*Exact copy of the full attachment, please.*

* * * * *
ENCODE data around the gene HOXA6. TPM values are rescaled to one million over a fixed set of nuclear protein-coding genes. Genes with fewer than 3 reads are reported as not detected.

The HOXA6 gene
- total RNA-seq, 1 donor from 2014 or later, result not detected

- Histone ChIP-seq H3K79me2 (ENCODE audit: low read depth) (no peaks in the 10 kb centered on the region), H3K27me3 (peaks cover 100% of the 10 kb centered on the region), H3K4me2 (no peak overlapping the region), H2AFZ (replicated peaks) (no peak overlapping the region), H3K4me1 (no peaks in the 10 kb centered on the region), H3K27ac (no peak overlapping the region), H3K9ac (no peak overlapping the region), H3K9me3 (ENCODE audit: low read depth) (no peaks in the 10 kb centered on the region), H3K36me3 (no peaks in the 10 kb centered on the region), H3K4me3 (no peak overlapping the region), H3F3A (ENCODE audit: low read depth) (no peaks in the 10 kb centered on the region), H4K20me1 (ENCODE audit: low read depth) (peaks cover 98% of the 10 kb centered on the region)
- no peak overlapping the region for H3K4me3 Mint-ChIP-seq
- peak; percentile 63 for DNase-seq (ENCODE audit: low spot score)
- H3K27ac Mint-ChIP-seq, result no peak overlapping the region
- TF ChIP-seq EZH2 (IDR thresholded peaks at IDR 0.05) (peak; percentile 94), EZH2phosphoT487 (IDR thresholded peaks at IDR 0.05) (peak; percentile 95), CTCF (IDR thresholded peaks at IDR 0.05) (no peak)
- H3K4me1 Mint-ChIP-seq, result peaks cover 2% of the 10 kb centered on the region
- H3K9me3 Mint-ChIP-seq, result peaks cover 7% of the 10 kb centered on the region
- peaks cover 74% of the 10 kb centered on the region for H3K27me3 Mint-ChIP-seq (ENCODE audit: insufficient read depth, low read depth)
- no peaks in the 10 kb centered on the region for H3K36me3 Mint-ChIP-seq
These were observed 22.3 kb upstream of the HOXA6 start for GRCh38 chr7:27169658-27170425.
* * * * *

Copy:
ENCODE data around the gene HOXA6. TPM values are rescaled to one million over a fixed set of nuclear protein-coding genes. Genes with fewer than 3 reads are reported as not detected.

The HOXA6 gene
- total RNA-seq, 1 donor from 2014 or later, result not detected

- Histone ChIP-seq H3K79me2 (ENCODE audit: low read depth) (no peaks in the 10 kb centered on the region), H3K27me3 (peaks cover 100% of the 10 kb centered on the region), H3K4me2 (no peak overlapping the region), H2AFZ (replicated peaks) (no peak overlapping the region), H3K4me1 (no peaks in the 10 kb centered on the region), H3K27ac (no peak overlapping the region), H3K9ac (no peak overlapping the region), H3K9me3 (ENCODE audit: low read depth) (no peaks in the 10 kb centered on the region), H3K36me3 (no peaks in the 10 kb centered on the region), H3K4me3 (no peak overlapping the region), H3F3A (ENCODE audit: low read depth) (no peaks in the 10 kb centered on the region), H4K20me1 (ENCODE audit: low read depth) (peaks cover 98% of the 10 kb centered on the region)
- no peak overlapping the region for H3K4me3 Mint-ChIP-seq
- peak; percentile 63 for DNase-seq (ENCODE audit: low spot score)
- H3K27ac Mint-ChIP-seq, result no peak overlapping the region
- TF ChIP-seq EZH2 (IDR thresholded peaks at IDR 0.05) (peak; percentile 94), EZH2phosphoT487 (IDR thresholded peaks at IDR 0.05) (peak; percentile 95), CTCF (IDR thresholded peaks at IDR 0.05) (no peak)
- H3K4me1 Mint-ChIP-seq, result peaks cover 2% of the 10 kb centered on the region
- H3K9me3 Mint-ChIP-seq, result peaks cover 7% of the 10 kb centered on the region
- peaks cover 74% of the 10 kb centered on the region for H3K27me3 Mint-ChIP-seq (ENCODE audit: insufficient read depth, low read depth)
- no peaks in the 10 kb centered on the region for H3K36me3 Mint-ChIP-seq
These were observed 22.3 kb upstream of the HOXA6 start for GRCh38 chr7:27169658-27170425.